For pipes transferring liquids or gasses with extremely hot or cold temperatures, insulating the pipes to keep them in peak condition was necessary. Asbestos was added to pipe insulation for just that purpose. Along the same lines, pipes were fitted together with gaskets also needing to be able to withstand the same conditions. Gaskets used for pipe fitting, and in many other areas where gaskets were needed, asbestos could be found within their makeup. When these materials become old and brittle is when they pose a danger to anyone who comes in contact with them.

USG Perf-A-Tape Cement. Armstrong Accobest Gasketing Material, manufactured with asbestos in the mid-1960s. Flexitallic Blue Spiral Wound Gaskets, known for their distinct "Flexitallic Blue" color and made from 1912-1980.

USG Perf-A-Tape Cement. Armstrong Accobest Gasketing Material, manufactured with asbestos in the mid-1960s. Flexitallic Blue Spiral Wound Gaskets, known for their distinct “Flexitallic Blue” color and made from 1912-1980.

Pittsburgh Corning Unibestos Insulation, manufactured with asbestos from 1962-1972. Garlock Compressed Asbestos Gasket sheet. Owens-Corning Kaylo Pipe Insulation, manufactured with asbestos from mid-1950s to the mid-1970s.

Pittsburgh Corning Unibestos Insulation, manufactured with asbestos from 1962-1972. Garlock Compressed Asbestos Gasket sheet. Owens-Corning Kaylo Pipe Insulation, manufactured with asbestos from mid-1950s to the mid-1970s.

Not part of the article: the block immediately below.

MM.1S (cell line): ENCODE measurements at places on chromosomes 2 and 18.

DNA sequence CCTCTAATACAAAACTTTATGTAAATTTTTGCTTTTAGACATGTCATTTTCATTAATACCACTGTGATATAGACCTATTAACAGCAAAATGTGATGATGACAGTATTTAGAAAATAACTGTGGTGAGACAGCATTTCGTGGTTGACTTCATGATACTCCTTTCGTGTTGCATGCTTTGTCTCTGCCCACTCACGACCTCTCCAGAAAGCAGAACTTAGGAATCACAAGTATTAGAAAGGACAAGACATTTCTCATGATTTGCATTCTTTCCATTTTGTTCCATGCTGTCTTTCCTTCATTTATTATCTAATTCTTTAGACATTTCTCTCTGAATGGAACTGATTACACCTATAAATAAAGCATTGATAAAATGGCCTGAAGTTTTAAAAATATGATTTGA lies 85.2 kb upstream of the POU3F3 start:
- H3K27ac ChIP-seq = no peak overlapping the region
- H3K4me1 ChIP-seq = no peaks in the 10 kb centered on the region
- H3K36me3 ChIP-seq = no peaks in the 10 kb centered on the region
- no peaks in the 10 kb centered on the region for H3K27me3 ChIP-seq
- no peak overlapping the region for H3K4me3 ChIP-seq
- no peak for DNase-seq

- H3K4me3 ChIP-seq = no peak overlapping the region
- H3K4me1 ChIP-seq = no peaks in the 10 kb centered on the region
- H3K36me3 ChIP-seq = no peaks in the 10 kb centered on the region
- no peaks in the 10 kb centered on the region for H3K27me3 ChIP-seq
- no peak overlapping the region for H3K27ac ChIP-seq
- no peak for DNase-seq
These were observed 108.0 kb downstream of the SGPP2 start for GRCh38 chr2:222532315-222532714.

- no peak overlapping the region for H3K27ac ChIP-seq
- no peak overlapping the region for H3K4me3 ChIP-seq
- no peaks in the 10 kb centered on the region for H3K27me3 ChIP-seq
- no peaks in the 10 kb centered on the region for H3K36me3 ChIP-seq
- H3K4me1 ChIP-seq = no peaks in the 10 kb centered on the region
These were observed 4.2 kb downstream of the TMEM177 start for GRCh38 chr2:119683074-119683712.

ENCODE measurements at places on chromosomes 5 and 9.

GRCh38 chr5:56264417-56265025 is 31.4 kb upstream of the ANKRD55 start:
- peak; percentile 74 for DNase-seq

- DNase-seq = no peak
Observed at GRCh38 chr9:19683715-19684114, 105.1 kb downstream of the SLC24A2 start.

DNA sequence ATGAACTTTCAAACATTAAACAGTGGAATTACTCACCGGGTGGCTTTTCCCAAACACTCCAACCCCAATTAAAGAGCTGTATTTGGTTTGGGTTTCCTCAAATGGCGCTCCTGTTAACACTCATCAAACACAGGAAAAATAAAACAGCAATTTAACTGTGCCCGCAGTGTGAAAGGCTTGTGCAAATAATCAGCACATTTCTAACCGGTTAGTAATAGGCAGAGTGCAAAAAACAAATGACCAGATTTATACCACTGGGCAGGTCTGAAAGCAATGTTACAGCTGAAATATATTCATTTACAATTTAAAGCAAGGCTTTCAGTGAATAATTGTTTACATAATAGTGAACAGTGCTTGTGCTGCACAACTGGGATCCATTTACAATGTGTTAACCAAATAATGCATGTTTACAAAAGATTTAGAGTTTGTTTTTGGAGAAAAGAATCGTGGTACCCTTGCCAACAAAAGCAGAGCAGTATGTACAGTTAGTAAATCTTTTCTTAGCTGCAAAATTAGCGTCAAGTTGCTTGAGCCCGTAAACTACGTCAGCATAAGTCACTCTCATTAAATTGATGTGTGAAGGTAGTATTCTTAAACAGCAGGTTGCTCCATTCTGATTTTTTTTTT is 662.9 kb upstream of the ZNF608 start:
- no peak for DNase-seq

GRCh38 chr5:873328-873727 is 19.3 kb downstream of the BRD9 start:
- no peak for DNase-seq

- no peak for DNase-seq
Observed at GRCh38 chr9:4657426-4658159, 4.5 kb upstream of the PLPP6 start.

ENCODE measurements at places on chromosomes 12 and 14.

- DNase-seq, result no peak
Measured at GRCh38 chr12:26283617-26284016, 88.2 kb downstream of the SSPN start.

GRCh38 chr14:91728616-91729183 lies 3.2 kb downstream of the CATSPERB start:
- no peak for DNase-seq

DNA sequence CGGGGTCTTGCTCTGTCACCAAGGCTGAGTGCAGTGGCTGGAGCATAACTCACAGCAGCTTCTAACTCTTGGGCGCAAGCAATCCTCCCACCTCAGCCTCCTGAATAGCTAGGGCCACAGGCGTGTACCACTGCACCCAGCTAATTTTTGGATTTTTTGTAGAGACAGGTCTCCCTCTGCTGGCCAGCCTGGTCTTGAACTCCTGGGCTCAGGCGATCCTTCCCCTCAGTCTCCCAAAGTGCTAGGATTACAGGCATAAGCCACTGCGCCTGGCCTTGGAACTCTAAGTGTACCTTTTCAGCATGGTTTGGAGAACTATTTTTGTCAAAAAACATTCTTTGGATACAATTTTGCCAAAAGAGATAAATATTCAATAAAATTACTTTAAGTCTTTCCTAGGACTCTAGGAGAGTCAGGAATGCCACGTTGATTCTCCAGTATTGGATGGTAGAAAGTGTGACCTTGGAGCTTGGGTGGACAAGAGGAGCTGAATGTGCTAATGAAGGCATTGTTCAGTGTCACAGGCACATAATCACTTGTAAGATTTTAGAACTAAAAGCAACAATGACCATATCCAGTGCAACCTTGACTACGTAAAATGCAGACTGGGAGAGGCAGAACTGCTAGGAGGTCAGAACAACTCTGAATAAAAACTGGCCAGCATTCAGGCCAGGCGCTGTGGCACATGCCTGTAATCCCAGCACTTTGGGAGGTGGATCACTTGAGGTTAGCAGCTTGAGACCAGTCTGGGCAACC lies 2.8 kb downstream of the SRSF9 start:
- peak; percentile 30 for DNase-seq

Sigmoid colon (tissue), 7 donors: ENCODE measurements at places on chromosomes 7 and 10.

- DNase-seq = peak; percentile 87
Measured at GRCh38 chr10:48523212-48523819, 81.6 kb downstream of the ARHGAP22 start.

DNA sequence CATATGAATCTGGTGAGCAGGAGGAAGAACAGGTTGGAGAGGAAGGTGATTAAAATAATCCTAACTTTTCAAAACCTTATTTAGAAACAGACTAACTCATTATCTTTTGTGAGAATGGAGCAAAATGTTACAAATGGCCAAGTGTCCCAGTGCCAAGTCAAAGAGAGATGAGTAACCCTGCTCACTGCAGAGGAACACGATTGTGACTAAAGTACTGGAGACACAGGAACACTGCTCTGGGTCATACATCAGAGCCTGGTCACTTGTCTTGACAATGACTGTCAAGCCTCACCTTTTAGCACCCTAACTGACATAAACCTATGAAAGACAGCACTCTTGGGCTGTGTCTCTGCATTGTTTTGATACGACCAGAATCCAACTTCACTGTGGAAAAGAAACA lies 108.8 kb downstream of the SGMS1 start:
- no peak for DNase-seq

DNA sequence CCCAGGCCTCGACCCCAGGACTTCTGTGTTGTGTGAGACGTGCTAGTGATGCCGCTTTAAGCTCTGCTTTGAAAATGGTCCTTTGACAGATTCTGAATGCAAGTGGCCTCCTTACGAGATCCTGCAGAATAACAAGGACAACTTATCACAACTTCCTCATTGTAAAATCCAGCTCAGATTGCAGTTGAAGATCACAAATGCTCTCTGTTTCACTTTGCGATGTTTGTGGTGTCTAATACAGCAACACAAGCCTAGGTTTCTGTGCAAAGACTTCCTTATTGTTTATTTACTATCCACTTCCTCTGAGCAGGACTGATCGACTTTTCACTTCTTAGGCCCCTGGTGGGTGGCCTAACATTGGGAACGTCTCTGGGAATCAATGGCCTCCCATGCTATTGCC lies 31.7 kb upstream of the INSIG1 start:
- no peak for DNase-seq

Boulers & Mechanical products

Babcock & Wilcox Company Stirling Boiler, manufactured with asbestos beginning in the 1940s and were used extensively aboard the ships of the US Navy and in numerous industrial plants.
Babcock & Wilcox Gauges were used in refineries, power plants and numerous manufacturing facilities.

Boilers and Mechanical Products

In the 1920’s, companies like Babcock & Wilcox began producing best-in-class boilers with more efficient heating and safety properties. Asbestos, being well known for its heat and fire resistance, became a major product used in the construction of boilers and similar products to make it safer to have in homes. Firebricks were also another product within boilers and other places like chimneys that contained a lot of asbestos material to withstand the intense heat temperatures that they are exposed to.

Harbison-Walker Nucon 60 Firebricks, manufactured with asbestos from 1964 to 1980.

Harbison-Walker Nucon 60 Firebricks, manufactured with asbestos from 1964 to 1980.

 

 

 

 

 

 

 

 

 

 

 

Auto Industry

Federal Mogul Wagner Guardian Brake Shoes

 

Auto Industry

One main part of vehicles that is exposed to extreme heat is the brakes of a vehicle. Because of the extreme friction needed to stop a vehicle and temperatures rising to over 2000 degrees Fahrenheit during the process, asbestos became a valuable product to be used in brake pads, shoes and linings. Auto mechanics were at the greatest risk for exposure because they dealt with brake repairs most frequently, but car enthusiasts from the peak of asbestos use and even car collectors today still face the risk of asbestos exposure.

 

Have you found these products in your home or garage? If you’re uncertain about asbestos being in your home, it is safest to contact a professional asbestos abatement company to perform tests on your home and create a plan for safe removal instead of risking your health and the health of your loved ones. Join our community to learn more about the dangers of asbestos and spread awareness to your loved ones.

 

 

Click here to see the original article from The Mesothelioma Cancer Alliance Blog.